Same goes for social media. You should definitely share relevant content from outside sources, but the foundation of your social media strategy should be sharing your own content. Research the most important hashtags in your industry, and use them often. And make sure to keep track of which network is generating the most traffic to your site, so you can focus your efforts in the right markets.
Once a customer is impressed by your content, one of the next steps is also a free trial. As you probably know, free trials are and should be one of your core marketing efforts to get potential subscribers interested in your software. But just because someone has clicked on a link to one of your blog posts doesn’t mean they’re ready to sign up for a free trial. The vast majority of visitors to your site aren’t ready for that. And if you offer a free trial too early – before they’re even in your sales funnel – you probably won’t have a great trial conversion rate.
The first step toward increasing trial conversions is making sure you’re offering a trail to visitors that passed the “consideration stage” and you engage the right trial users. Someone who simply reads one of your blog posts after a Google search of a related term isn’t likely to be a great target, but if that person that person has a stronger engagement and also downloads a white paper or attends a webinar, they’re a much better qualified lead. The option to sign up for a trial should be offered prominently within those more advanced types of content (each type of content should have Call To Actions towards the same level of content and/or higher), so that you can be sure you’re getting the most engaged leads to give you a try.
Once they sign up for a trial, though, your work is not done—you can’t rely on your software alone to impress them enough to make them sign up.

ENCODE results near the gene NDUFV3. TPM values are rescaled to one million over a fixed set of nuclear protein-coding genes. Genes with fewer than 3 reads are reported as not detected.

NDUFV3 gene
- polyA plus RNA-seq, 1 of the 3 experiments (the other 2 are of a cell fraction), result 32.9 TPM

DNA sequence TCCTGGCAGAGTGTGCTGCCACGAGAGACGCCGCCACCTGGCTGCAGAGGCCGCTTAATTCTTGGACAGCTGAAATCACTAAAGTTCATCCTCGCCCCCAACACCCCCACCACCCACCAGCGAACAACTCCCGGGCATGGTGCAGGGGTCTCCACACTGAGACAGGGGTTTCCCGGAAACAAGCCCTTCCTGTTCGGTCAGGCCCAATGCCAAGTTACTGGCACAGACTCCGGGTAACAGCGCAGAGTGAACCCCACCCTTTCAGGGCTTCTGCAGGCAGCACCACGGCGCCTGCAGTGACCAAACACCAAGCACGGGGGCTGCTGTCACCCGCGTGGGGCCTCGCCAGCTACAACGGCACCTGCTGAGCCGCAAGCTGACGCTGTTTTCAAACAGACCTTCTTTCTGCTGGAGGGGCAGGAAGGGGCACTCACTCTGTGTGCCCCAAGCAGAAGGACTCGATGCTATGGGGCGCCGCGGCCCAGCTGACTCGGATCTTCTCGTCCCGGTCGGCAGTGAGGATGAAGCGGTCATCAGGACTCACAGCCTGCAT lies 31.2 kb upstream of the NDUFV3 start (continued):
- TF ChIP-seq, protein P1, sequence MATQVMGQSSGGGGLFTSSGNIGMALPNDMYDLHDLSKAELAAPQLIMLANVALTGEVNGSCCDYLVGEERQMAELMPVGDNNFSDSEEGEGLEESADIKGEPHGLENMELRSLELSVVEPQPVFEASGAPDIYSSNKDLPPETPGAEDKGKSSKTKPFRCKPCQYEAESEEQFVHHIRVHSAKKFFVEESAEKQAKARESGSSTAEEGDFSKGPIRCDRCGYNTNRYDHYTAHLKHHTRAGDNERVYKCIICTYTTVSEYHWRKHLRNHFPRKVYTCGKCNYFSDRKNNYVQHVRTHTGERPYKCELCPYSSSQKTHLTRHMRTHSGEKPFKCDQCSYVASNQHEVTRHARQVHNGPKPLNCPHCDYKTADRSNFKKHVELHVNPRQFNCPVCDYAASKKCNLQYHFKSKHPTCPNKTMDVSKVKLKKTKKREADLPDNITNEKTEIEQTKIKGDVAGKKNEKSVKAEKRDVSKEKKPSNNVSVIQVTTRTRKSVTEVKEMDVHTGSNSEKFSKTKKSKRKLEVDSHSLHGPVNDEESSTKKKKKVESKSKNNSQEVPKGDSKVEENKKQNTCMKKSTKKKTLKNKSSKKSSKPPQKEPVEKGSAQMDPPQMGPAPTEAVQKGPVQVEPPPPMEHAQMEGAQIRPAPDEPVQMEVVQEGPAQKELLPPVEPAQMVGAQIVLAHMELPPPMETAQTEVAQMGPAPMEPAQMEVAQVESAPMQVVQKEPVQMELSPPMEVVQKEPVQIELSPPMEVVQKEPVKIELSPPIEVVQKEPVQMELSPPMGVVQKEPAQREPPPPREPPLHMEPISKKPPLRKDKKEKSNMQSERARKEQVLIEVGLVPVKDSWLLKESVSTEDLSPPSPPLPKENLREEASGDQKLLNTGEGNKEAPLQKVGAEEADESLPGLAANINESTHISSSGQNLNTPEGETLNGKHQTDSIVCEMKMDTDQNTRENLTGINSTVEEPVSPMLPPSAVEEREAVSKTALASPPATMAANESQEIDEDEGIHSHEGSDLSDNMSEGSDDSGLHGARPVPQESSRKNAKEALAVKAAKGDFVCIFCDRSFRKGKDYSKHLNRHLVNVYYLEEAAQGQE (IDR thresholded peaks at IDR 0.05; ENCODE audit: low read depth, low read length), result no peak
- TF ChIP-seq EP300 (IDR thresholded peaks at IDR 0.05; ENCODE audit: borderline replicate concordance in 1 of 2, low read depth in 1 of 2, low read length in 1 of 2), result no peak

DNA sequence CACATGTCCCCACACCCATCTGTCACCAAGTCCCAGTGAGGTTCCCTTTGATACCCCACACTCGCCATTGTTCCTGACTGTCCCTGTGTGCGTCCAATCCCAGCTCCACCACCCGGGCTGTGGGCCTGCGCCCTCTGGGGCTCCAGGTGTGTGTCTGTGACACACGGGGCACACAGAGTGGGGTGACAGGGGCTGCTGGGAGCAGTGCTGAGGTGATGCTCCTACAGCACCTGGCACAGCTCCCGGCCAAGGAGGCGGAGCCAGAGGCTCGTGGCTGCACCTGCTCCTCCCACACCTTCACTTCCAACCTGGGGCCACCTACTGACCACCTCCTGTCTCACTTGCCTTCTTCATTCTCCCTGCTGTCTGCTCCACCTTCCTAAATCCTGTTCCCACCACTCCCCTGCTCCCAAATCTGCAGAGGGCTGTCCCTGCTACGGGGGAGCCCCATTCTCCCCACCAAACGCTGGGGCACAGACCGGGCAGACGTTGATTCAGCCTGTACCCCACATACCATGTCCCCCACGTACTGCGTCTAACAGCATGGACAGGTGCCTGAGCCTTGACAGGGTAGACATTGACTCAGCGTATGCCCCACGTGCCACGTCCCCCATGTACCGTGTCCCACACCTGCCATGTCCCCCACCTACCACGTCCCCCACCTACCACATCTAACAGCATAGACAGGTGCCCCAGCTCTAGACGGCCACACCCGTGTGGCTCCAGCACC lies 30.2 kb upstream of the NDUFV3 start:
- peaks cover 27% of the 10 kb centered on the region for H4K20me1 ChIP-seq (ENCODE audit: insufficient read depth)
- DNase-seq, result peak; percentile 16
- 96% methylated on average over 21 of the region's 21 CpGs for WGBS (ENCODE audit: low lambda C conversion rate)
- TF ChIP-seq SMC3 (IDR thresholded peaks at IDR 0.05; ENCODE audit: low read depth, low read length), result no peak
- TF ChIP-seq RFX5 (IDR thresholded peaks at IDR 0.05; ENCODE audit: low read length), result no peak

The free trial period is the best time you have to show prospects all of the value they can get out of your solution, which they may not discover on their own. Keeping them as engaged as possible during the trial will not only increase the likelihood that they’ll sign up as paying customers, but also that they’ll be better users (and therefore more likely to keep renewing) than they would be if simply left to figure your software out on their own. Keep in regular touch with trial users and offer content specifically targeted at solving problems they may be having. The same kinds of content you used to attract them to your product in the first place can play a crucial role in keeping them engaged.
Essentially, inbound marketing is about proactively demonstrating value to prospects—a goal that should be central to your overall marketing strategy anyway. An inbound marketing mindset won’t just increase sales leads; it will increase the quality of those leads, making users more engaged and more informed from the get-go. Engaged, informed users are far more likely to renew and upgrade, meaning that your investment in showing customers value will pay off in the form of higher-value customers.
Want more tips on customer acquisition tactics beyond just inbound marketing? I recommend having a look at this Acquisition eBook, chock full of ideas for strategies on acquisition for digital goods and services companies.
And don’t forget to comment here on your inbound challenges, breakthroughs or simply new ideas for increasing SaaS sales.